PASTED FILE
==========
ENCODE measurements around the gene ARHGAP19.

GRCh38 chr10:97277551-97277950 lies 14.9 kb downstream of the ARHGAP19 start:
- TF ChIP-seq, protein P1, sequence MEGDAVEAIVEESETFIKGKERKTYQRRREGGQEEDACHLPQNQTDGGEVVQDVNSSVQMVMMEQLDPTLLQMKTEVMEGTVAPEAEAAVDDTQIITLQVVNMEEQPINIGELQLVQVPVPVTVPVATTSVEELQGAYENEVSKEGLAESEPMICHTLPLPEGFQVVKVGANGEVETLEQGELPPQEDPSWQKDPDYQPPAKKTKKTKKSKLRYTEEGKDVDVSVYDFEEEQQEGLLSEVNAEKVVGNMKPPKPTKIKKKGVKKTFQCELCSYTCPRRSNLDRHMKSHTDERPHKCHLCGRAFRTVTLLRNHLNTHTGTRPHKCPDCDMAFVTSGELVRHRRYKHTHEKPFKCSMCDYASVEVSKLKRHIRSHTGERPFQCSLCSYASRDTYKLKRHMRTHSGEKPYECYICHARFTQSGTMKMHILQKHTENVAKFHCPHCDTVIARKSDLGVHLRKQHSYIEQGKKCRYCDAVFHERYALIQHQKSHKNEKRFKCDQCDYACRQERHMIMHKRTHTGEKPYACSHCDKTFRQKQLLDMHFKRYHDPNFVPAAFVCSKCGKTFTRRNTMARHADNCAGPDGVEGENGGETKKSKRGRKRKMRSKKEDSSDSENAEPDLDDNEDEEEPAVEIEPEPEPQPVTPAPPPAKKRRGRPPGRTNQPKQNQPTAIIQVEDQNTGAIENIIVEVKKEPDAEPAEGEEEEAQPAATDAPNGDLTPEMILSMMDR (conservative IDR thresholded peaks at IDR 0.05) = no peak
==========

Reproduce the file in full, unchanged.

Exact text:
ENCODE measurements around the gene ARHGAP19.

GRCh38 chr10:97277551-97277950 lies 14.9 kb downstream of the ARHGAP19 start:
- TF ChIP-seq, protein P1, sequence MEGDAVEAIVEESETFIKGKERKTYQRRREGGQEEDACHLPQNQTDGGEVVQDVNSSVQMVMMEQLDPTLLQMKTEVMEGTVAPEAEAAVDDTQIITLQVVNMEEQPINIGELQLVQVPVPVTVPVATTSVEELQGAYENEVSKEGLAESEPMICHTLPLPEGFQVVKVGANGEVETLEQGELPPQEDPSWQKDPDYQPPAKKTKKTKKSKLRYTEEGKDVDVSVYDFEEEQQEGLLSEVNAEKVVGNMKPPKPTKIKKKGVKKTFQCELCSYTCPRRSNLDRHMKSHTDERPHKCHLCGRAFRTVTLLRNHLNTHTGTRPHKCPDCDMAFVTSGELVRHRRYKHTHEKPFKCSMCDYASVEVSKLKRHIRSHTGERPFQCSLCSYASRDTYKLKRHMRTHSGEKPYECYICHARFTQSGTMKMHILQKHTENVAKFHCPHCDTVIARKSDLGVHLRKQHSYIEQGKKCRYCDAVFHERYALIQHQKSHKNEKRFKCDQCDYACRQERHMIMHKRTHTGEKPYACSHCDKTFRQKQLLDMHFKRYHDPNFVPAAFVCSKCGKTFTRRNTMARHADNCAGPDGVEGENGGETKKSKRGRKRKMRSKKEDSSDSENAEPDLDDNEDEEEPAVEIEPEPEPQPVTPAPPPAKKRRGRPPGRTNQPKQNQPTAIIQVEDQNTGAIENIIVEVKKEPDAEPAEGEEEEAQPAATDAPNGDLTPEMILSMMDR (conservative IDR thresholded peaks at IDR 0.05) = no peak